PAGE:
But here’s the thing that blows my mind: God still loved me when I was wandering. When I was so stinkin’ unlovable, He loved me anyway! Isn’t that good news? Isn’t that great news?!
Scripture tells us that God records our wanderings and treasures our tears. God is for me, and He is for you too!
I mean, really, “if God is for us, who is against us?” (Romans 8:31b)
We know that God created us in His own image, but we act like we’ve forgotten it. We’re created to be like Him, to be His image bearers in a broken world. And one way we can emulate Christ is to be “for-you” kind of people.
I share a lot about the tension between belief and unbelief in For All Who Wander. Remarkably, God used a spiritual desert in my life to demonstrate His no-matter-what kind of faithfulness and instill in me a greater understanding of His character. After lingering in Psalm 56 a while, I realized what is true of God is what I long to be true of me — for the people in my life to be able to say, This I know: Robin is for me.
What does it mean to be a “for-you” kind of person? We learn a lot when we look at Jesus and how He walked out His life as a man. He always spoke truth in love. He extended forgiveness again and again. He lived a sacrificial life, serving others, even up to and beyond death. He was compassionate. He invested in people. He sought out the outcasts and marginalized and invited them into His life. He sought the favor and approval of God, not man.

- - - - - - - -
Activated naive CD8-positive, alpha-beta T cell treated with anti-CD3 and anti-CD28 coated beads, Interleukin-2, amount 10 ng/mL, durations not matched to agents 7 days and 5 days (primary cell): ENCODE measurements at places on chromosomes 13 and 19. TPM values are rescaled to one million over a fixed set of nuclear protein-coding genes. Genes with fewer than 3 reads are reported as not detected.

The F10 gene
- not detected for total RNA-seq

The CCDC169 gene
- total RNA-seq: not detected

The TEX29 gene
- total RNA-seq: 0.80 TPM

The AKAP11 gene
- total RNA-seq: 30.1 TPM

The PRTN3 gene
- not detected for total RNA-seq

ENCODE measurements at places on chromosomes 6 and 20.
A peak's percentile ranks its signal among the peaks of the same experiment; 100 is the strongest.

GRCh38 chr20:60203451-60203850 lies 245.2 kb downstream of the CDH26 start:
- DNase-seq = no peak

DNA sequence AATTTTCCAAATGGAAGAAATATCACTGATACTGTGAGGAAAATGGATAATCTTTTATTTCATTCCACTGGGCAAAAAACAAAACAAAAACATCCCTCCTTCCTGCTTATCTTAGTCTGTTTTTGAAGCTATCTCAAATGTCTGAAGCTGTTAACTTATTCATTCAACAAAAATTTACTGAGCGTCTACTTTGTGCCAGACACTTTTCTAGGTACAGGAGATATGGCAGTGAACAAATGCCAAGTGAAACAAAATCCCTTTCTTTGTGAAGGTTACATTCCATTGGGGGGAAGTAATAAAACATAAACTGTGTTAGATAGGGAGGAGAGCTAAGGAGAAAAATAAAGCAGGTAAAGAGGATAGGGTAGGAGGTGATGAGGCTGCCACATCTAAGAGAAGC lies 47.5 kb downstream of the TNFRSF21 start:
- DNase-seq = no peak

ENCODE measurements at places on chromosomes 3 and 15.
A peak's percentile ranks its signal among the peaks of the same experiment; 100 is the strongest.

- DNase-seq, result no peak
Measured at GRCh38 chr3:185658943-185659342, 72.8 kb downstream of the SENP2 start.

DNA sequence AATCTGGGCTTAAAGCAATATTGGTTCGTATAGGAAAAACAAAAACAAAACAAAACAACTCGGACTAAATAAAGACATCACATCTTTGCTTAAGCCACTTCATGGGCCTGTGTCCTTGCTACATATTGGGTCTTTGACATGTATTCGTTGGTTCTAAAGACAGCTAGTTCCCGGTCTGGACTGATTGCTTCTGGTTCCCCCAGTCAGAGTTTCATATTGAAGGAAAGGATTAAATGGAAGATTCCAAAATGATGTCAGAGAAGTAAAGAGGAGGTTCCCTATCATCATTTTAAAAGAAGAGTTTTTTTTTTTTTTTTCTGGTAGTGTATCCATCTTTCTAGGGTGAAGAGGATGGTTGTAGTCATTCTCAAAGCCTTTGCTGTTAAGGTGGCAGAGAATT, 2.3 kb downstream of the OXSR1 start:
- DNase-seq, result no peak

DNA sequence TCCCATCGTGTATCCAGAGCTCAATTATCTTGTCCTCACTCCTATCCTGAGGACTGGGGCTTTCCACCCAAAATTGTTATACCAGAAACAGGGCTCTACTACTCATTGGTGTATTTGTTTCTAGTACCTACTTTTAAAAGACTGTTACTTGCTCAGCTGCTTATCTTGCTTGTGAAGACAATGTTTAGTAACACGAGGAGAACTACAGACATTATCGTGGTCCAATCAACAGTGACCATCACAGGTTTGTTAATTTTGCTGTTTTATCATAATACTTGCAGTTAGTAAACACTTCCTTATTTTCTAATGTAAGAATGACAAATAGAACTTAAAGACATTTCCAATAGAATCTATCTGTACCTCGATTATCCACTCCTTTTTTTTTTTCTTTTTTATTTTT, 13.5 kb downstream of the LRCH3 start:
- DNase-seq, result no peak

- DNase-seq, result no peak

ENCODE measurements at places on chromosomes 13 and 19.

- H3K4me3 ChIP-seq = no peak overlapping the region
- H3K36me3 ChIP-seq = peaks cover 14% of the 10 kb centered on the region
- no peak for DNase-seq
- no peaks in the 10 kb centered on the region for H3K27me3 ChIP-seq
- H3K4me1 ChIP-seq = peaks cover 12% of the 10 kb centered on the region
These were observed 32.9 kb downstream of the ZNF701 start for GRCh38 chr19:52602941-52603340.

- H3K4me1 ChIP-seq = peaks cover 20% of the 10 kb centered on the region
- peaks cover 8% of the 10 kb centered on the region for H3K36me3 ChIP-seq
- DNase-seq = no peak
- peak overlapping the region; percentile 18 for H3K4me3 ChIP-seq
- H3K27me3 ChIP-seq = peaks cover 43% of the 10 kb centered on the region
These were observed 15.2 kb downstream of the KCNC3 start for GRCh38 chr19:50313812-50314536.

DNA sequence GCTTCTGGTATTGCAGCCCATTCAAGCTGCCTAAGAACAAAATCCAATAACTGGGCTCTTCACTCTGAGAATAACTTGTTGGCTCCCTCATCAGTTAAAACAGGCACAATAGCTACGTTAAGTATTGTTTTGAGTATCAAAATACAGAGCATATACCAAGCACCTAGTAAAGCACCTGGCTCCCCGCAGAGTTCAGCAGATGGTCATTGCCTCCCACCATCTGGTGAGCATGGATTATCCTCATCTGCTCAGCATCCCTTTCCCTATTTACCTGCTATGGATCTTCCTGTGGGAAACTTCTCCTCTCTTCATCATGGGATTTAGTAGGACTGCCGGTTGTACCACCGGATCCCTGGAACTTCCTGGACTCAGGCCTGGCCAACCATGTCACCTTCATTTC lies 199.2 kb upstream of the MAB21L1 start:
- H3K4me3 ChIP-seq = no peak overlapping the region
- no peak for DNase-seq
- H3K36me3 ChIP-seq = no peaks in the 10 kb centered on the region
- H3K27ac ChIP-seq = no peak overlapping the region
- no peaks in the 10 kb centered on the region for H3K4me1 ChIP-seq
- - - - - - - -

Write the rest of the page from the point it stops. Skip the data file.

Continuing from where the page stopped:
Being a for-you sort of person means we celebrate the successes of others as opposed to receiving it as an indictment against ourselves. We give the benefit of the doubt rather than receiving offense after offense. For-you people look for opportunities to care for others in word and deed. We share in the joys and hardships life throws at us. We listen with our ears and eyes and leave our phones on the table or in our bag. We’re quick to listen, slow to speak, and slow to become angry (James 1:19). We consider others’ needs more precious than our own, and we do whatever we can to reconcile and restore relationship. A for-you woman lives at peace with everyone, as much as she has anything to do with it, anyway (Romans 12:18).
For-you people simply follow God’s example.
So, who’s in? Let’s be for-you kind of people.
Scripture tells us that God records our wanderings and treasures our tears. God is for me, and He is for you too! -@robindance: Click To Tweet Leave a Comment
Make Me An Instrument of Your Peace says
Thank you for sharing, Robin. You shared a lot of great nuggets of wisdom and truth. Your post reminds me of the popular Make Me An Instrument of Your Peace prayer. I have been reflecting on this prayer over the last week or so.
I love how you remind us of how Jesus served others, “even up to and beyond death”. I have been praying along those lines as well. I want to be an instrument of God’s peace – in life, in death, and even beyond death.